But back to Mexico, and the other time we took Victor’s advice. With each restaurant I said we had enjoyed, he would subtly suggest another, similar one. I was sad we didn’t make it to El Dorado until the final morning, because I was ready for another meal there by the time we were leaving our first one. This is a simple taco stand, but the seafood was expertly prepared. Here I ordered the somewhat worrying combination of seafood and cheese in tortilla, but I should have had no doubt, as it turned out to have a crunchy outside and a melted cheese that added texture and contrast to the seafood but did not interfere with the flavors of the scallops, shrimp and fish. My buddy ordered the marlin taco, among other things, in the hopes of reclaiming the deliciousness of El Torito, the seafood shop we’d mentioned liking. It didn’t quite live up to it, but I think that is in part because the marlin taco at El Torito may be one of the best tacos and one of the best fish dishes I’ve ever eaten. I also recommend the mixed ceviche there, but you might want more than just two people to eat it—it goes on forever!
The seafood in Cabo was as wonderful as it should be for a beach town, unfortunately so many of the tourist places were crammed with pricey dishes and timeshare owners clamoring for Italian food, so we veered away and found two absolute treasures. The first was a lady that stood in a parking lot behind a luxury resort (NAME?), selling burritos, tamales and other assorted goodies out of a cooler. I was her best customer for the time I was down there. For a quarter of the price of other places, I had the opportunity to eat some amazing food, the only tragedy being that most people come down here and never even see that back parking lot of the resort, where the line of local workers stands, foil wrapped food in hand, eating their lunch.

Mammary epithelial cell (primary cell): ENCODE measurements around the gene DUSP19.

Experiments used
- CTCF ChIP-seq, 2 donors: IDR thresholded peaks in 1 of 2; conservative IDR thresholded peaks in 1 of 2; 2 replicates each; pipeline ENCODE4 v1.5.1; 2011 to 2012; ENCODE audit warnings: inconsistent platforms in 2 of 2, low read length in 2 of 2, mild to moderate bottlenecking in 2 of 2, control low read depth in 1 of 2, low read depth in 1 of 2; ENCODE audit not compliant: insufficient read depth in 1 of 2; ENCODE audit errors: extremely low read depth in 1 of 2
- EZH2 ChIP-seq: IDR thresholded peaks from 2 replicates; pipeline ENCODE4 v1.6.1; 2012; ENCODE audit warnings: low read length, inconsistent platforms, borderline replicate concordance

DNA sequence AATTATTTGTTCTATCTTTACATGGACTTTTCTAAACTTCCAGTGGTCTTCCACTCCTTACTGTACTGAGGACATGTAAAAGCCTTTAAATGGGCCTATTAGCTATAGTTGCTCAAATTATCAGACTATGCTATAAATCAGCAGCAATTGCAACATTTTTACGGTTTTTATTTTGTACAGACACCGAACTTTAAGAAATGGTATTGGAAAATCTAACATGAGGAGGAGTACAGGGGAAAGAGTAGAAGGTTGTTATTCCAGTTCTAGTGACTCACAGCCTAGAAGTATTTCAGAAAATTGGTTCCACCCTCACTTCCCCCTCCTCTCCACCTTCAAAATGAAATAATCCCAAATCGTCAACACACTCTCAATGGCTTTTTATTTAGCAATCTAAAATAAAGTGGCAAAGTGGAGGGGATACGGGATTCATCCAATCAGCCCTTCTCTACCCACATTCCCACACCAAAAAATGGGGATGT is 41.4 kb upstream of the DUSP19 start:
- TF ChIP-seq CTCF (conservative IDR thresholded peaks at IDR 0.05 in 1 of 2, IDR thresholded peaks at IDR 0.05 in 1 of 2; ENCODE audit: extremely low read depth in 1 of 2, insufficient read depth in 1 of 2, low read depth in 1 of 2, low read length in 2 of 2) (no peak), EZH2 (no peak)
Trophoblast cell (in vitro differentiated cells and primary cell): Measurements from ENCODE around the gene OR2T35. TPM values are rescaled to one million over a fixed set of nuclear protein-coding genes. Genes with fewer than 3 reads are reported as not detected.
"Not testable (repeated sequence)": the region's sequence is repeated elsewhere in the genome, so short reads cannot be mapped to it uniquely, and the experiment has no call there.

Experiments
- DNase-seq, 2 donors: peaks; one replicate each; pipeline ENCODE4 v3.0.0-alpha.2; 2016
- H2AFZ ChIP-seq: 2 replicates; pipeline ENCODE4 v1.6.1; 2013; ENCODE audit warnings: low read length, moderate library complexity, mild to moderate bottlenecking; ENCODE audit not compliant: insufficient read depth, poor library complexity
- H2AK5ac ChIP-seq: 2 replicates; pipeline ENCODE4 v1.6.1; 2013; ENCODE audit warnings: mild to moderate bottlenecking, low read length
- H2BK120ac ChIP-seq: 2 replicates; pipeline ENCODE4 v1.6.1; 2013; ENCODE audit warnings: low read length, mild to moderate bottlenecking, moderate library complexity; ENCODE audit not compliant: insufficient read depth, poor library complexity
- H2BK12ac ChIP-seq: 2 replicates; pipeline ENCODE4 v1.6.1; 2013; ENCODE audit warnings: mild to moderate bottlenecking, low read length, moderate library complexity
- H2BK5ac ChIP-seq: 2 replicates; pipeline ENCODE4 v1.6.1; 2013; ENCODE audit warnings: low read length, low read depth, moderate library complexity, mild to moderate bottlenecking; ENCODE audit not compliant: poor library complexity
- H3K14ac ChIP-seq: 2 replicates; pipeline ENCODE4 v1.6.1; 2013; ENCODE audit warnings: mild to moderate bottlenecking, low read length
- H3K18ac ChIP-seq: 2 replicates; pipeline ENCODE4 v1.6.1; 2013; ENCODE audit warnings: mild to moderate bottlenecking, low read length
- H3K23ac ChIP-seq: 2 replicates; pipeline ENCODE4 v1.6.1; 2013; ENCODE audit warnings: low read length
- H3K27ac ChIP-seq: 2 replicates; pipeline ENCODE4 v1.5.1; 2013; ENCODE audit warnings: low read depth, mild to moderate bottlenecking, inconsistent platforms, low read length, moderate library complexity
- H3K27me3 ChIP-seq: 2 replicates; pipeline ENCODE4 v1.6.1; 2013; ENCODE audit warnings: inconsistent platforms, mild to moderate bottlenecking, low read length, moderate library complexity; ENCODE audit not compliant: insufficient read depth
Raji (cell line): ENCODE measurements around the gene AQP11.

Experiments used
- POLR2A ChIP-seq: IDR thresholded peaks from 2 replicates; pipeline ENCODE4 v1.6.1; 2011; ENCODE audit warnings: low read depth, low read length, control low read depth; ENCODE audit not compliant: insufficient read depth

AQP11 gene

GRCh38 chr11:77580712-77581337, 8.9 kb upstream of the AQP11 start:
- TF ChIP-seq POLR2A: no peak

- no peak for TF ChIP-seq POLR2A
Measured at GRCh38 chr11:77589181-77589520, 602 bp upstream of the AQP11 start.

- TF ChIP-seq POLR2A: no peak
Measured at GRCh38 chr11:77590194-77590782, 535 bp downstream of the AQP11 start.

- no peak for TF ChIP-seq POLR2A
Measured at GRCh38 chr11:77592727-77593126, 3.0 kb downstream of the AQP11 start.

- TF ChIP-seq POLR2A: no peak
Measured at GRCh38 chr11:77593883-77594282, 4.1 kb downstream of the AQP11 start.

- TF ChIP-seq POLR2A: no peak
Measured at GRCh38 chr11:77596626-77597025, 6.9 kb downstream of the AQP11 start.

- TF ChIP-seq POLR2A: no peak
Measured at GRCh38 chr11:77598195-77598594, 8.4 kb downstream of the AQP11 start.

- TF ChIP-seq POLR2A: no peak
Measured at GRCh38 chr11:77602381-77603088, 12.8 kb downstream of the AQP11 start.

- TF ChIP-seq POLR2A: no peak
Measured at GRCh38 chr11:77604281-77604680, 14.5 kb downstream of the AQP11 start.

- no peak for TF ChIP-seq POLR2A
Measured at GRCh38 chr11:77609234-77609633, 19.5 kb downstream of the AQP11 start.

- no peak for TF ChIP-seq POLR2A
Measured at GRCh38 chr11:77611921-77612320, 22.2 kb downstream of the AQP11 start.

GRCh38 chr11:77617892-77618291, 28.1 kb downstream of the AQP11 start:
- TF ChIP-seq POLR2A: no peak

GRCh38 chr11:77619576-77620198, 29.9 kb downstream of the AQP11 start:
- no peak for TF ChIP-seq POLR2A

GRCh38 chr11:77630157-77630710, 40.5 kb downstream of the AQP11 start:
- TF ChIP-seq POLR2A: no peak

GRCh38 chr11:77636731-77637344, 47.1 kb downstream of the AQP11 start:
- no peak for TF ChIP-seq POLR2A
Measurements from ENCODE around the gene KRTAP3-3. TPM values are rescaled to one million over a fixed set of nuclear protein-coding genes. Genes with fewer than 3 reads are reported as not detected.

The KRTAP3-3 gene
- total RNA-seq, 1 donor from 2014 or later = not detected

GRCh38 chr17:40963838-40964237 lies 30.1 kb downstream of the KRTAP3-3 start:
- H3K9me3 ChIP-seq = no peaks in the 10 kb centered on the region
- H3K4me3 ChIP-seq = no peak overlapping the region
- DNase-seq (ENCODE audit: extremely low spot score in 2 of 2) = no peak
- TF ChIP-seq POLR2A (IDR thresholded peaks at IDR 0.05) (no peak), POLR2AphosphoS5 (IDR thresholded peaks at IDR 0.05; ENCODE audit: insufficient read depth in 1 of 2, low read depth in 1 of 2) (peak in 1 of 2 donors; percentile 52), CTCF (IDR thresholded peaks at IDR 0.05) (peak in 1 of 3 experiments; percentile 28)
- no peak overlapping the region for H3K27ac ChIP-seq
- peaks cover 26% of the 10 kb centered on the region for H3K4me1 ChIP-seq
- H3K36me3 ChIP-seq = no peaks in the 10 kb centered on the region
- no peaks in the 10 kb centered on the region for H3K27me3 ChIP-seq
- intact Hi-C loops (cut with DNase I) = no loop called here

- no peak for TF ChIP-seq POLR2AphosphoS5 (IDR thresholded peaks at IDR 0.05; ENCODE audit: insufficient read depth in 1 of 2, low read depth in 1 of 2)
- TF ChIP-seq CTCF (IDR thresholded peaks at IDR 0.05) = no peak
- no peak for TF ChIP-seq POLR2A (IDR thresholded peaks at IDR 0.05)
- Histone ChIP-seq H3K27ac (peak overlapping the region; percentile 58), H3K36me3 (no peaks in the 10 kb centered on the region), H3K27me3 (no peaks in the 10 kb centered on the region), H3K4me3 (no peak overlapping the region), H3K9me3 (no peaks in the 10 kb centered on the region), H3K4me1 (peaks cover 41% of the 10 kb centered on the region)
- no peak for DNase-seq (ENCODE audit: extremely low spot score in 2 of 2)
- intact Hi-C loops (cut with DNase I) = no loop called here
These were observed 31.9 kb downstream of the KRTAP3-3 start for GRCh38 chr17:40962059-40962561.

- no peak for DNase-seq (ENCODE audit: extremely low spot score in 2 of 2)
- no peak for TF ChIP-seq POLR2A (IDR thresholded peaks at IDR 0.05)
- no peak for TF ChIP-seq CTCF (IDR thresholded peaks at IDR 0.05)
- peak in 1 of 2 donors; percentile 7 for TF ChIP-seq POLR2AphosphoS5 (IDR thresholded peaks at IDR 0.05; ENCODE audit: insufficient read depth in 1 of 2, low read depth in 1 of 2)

The final treasure was called Tacos Guacamayas and it served the kind of Mexican food that I crave, the kind I can’t ever find in Seattle, the kind I remember from my summer working at my friend’s pizzeria in Queretaro state while in college. We had originally come here for cheap beers and a big screen to watch a soccer game—just wandering town until we found a place advertising such things. But then the guy carving tacos al pastor on a cart below the thatched roof caught our eye, and soon, like everyone else in the restaurant, we too had a plateful. Then I opened the menu and saw my favorite Mexican ingredients advertised. When my friend mentioned he was thinking about ordering a mushroom quesadilla, I convinced him to branch out and go with a huitlacoche one instead. Corn fungus might not sound appealing, nor is its slimy black appearance, but hidden inside cheese and griddled homemade tortilla, huitlacoche makes the kind of magic that truffles on pasta do, elevating simple and homemade into a festival of flavor. I returned the next night because I simply couldn’t leave town with out squash blossom tacos and a big plate of chicarrones in red sauce.
It was a little more work to walk out of tourist town to get to some of these places, and the tourist favorites were good, like Gordo Lele’s, but for authentic and cheap Mexican food, it was totally worth it to get out of town, and the walk was probably good for us.
Overall I would say I ate better Mexican food in Cabo than I do in Seattle, though not than I’ve had in numerous other American cities. Moral of the story? Don’t go to Cabo for the food, but if you’re there, it’s possible to eat well and cheaply!